Today, we share part 1 of our three-part interview with This Dark Endeavor author Kenneth Oppel! I really enjoyed picking his brain a bit about his clever prequel to Frankenstein — so many thanks to Chrissy at S&S for arranging this interview, and to Ken for answering all my bizarre questions! And now, on with the show …
I love Mary Shelley’s Frankenstein. I’d just re-read it a couple of years ago, and the mentions of his childhood were brief but evocative. There were mentions of seeking out the Elixir of Life, raising ghosts and demons that I saw as the seeds of possible gothic adventure stories. I spent a lot of time wondering about what might happen on such adventures, and what would motivate them in a powerful way. I sat on the idea for quite a while, almost a full year, before it seemed fully realized enough to start work on. I wanted to make sure the idea was well formed; I really didn’t want it to be seen as a gratuitous attempt to cash in on the Frankenstein myth.
How did you set about writing a prequel to FRANKENSTEIN that — for the most part — still flows into the original narrative?
I’m a pretty good mimic, so I did try to capture the linguistic flavour of the original, but without making it inaccessible to contemporary readers. I quite enjoy the richness of period fiction, so the language in Dark Endeavor might be a little more formal, but I made sure it’s effortless to read. I read all my books aloud during the writing/editing process, and if the prose sounds too constipated, or unnatural, or the pace is slack, I know about it, and change it. The book combines gothic adventure and horror and romance, and I wanted it to belt along. I’m not sure I could write a book that didn’t have a fairly powerful plot as its internal combustion engine.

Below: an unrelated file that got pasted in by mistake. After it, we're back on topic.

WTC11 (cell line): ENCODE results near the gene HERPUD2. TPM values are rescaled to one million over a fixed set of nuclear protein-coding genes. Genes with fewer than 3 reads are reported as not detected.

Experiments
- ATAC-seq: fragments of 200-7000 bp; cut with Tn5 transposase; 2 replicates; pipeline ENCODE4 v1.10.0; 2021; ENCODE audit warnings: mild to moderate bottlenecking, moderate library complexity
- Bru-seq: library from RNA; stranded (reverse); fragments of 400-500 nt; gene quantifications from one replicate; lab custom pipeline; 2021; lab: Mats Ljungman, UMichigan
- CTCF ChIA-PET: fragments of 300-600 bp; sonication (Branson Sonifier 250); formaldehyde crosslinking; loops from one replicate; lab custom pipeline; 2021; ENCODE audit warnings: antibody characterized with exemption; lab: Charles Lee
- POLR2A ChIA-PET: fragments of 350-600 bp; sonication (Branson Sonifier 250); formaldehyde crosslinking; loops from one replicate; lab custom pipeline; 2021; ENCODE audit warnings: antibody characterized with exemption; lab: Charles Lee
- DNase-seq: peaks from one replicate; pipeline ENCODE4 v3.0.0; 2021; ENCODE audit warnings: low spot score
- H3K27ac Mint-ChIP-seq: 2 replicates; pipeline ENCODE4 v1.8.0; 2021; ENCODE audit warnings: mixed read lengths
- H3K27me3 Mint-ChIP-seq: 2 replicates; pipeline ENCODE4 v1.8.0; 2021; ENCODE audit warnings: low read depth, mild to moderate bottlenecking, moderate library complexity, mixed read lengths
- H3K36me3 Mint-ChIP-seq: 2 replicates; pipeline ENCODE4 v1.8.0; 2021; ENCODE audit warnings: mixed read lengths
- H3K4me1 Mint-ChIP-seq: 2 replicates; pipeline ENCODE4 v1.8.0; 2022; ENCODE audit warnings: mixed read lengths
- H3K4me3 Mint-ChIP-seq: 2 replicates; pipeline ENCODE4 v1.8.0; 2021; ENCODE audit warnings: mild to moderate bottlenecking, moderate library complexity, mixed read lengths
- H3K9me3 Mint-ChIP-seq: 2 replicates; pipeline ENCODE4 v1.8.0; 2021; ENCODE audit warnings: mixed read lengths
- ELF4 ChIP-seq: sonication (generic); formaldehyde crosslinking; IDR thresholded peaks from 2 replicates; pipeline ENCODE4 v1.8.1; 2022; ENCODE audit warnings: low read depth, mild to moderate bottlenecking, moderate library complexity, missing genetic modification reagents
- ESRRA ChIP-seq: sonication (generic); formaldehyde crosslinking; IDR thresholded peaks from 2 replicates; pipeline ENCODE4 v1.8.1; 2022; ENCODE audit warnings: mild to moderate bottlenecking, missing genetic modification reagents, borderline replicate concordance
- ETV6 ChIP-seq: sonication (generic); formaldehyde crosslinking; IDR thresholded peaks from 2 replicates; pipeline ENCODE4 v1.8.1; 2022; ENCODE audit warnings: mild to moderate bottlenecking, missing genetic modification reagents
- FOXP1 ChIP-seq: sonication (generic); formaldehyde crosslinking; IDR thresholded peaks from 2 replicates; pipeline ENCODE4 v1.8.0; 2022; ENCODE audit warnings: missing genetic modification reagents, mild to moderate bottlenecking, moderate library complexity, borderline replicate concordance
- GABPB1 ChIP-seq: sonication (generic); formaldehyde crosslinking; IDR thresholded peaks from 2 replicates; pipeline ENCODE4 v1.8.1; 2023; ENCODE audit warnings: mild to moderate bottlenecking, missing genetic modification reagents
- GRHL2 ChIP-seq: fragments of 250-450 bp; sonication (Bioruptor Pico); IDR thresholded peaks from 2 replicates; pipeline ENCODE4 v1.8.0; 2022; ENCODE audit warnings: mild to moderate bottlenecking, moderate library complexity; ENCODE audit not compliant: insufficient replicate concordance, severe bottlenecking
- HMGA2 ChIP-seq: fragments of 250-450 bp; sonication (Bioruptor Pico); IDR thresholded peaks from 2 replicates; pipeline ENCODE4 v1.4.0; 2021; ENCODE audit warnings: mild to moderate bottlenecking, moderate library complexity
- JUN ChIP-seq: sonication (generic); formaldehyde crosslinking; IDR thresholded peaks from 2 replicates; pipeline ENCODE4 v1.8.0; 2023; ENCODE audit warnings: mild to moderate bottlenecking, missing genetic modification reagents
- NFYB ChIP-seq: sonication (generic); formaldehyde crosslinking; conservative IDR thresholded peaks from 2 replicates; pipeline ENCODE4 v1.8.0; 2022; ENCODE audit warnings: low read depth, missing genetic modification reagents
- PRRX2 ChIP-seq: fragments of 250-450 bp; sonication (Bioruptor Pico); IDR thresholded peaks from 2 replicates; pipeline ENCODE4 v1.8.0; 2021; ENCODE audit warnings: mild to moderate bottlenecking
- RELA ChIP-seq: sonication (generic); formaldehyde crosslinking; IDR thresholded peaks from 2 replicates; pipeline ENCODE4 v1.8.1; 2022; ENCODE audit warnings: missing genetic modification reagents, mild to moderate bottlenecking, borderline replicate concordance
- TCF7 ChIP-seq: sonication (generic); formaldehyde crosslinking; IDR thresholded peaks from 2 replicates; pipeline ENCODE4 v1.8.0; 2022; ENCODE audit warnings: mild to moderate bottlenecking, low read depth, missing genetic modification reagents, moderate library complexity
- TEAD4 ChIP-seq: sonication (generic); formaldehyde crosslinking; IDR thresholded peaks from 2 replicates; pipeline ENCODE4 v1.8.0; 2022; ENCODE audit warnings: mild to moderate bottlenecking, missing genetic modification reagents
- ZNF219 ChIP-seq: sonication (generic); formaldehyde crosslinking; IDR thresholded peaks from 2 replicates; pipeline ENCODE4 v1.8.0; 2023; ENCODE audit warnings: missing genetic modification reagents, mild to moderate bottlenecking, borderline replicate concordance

I’ve read it maybe three times cover to cover. While writing the book, I only read certain sections that were pertinent to either my plot, or the characters, or the overall tone.
One of the things I loved most about THIS DARK ENDEAVOR was spotting the little (er, well, or not so little) references to the original Frankestein text. Things like Wollstonecraft Alley and Dr. Polidori’s naming. What do these references mean to you? Were there some others we should take note of?
Victor’s parents I actually based on Mary Shelley’s real parents, the radical thinkers and writers William Godwin and Mary Wollestonecraft, so my Frankenstein household is very liberal for its time. Mrs. Frankenstein writes pamphlets on the rights and education of women; Mr Frankenstein is a fair magistrate who insists on his own family making the servants their Sunday dinner as a gesture of egalitarianism (a concept that was sweeping through Europe in the late 1700’s). And my Victor himself certainly shares traits of both Percy Shelley and Lord Byron (as did Mary Shelley’s Victor allegedly). So I tried to work in lots of insider Frankenstein information, like Wollestonecraft alley. Polidori was the name of Lord Byron’s personal physician,, who travelled with him, and was present the summer on Lake Geneva when Mary wrote Frankenstein and Polidori himself wrote Vampyre – one of the first vampire stories! So I had to use his name for the alchemist character. I actually read up a lot on the Shelleys and their very eventful lives, ad borrowed biographical details to flesh out my own characters.
Thanks again! Tune in tomorrow for part 2.